1. Good article, Malice.

    Britain passed a similar law a while back didn’t they? The Queen’s not happy…

  2. The nanny society is beginning to frighten me. I believe i began making my own conscious adult choices by the time i was in the late teens. Even though they weren’t always wise ones, they were the ones that helped me learn and grow. I wasn’t the kind of mother who sheltered her children much from the issues of the outside world. Their questions began early; many of their topics were around my more aggressive readiness to censor violent movies than sexually suggestive ones. I don’t see that this preference has done them any harm. They seem rather normal and have fewer vices than i do. Since they continue to exhibit a love for anime, somewhat sexually explicit movie viewing, and uncensored language as normal youth in their early twenties, i think they would be very unhappy to be under the victimization of patronizing nanny laws.

  3. Great article.

    No Britain hasn’t passed this law (though I’m sure it was considered). Nor could it get through without massive legal challenge including the European Court of Human Rights. And considering the civil liberties outcry made over introducing national ID cards (standard in most countries) and more recently privacy rights with airport body scanners, I would say that this bigger issue would not pass without considerable uproar. Especially as it is restricting the use of online – the fastest rising national pastime (worth also adding that the UK is the largest online porn users in the world). As well as affecting a group that as a mass have already asserted it’s power beyond online forums from over-turning court rulings on press privacy to fun but significant Christmas number one campaigns. Though the UK do have Christian lobbies they don’t seem to assert the same kind of influence neither have as strong a conservative base. I’ve always been facinated by Australian government and how close it sails to the wind playing nanny on civil liberties, mandatory voting for example. From an outsider it seems shocking but like CCTV in the UK you hardly notice it when you live there.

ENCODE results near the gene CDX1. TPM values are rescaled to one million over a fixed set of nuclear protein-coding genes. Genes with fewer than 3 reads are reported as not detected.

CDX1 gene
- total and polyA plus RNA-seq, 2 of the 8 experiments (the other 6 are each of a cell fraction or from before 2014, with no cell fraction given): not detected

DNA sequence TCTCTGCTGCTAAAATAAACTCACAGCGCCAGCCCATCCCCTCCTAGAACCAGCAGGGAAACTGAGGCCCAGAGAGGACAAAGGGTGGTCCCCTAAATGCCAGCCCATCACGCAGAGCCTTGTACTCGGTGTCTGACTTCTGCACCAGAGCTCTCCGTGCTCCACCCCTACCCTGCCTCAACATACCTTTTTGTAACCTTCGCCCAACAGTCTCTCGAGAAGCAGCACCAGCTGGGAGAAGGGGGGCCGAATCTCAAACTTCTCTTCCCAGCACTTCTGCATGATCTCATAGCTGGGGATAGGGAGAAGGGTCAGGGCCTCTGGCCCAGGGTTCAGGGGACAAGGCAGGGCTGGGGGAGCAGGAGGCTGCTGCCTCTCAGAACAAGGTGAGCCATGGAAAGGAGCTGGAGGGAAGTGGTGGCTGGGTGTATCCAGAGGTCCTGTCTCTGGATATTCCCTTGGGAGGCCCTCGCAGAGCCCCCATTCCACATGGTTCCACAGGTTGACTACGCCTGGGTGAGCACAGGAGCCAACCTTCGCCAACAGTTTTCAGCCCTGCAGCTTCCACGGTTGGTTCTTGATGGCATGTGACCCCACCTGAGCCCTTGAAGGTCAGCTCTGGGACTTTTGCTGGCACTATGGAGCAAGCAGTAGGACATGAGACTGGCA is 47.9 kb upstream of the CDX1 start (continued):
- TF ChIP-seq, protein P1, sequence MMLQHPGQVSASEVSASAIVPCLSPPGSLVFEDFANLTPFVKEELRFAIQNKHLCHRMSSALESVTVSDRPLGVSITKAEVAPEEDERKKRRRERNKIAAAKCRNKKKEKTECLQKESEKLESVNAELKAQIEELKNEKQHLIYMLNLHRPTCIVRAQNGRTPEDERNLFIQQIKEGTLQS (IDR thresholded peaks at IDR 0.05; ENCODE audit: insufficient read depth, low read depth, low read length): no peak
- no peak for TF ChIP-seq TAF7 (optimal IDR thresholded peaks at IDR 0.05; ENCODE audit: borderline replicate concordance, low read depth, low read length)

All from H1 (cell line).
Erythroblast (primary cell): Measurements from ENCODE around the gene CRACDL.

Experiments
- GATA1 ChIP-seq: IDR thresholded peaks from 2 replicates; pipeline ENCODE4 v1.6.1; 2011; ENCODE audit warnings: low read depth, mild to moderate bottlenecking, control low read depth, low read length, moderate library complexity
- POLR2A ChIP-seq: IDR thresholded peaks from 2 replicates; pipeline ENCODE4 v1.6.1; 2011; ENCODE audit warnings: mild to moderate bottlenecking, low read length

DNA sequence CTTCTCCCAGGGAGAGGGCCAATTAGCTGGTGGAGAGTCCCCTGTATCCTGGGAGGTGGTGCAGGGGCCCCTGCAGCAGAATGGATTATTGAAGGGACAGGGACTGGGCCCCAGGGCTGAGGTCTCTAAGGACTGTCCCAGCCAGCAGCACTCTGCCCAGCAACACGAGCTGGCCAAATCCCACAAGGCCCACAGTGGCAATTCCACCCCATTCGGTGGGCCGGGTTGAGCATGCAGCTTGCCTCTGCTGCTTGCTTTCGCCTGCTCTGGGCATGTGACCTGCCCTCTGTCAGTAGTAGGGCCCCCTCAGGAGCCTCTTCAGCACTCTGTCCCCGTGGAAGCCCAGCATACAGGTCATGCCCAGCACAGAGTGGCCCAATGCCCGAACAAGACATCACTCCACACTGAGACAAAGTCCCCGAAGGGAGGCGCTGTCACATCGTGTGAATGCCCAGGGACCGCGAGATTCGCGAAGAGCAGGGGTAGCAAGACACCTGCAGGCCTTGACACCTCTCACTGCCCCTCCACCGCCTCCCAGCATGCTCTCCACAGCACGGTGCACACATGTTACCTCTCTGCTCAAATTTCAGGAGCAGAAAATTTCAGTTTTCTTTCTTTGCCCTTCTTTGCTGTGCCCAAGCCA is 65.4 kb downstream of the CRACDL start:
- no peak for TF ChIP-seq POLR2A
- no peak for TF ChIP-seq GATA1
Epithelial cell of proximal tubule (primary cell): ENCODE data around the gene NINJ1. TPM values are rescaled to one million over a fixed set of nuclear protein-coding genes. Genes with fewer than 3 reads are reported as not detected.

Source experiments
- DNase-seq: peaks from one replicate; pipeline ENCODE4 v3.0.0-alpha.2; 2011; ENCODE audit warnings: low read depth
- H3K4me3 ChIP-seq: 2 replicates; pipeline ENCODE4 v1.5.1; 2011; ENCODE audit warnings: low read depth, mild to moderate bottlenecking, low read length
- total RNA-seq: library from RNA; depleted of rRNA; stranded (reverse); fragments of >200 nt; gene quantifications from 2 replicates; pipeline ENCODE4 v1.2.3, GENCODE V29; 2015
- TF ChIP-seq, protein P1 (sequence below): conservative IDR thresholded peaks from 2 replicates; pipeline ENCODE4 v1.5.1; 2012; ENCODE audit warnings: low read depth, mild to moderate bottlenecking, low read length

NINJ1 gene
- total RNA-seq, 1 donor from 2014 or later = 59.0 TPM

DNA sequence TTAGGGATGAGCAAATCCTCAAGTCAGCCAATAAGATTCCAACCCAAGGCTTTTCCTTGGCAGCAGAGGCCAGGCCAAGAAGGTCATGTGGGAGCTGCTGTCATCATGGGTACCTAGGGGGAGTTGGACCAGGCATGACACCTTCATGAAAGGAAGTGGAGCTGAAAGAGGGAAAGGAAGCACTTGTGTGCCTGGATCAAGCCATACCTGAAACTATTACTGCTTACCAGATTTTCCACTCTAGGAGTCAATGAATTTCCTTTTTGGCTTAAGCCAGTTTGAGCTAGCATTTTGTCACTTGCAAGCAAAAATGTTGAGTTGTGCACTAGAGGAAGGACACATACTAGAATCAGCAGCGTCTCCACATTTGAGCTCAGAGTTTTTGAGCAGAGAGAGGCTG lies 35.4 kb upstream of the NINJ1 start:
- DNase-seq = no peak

4. Alex, you just afforded me enormous relief. Other than the oil fed aristocracy of Alaska, which are embarrassingly Sarah Palin nanny Christians, the populace generally follows the moods of its closest neighbors, which are all influenced heavily by the European Union. I had double jeopardy anxiety attacks over the state of Ireland and its new blasphemy laws. How in the world did they allow that to happen?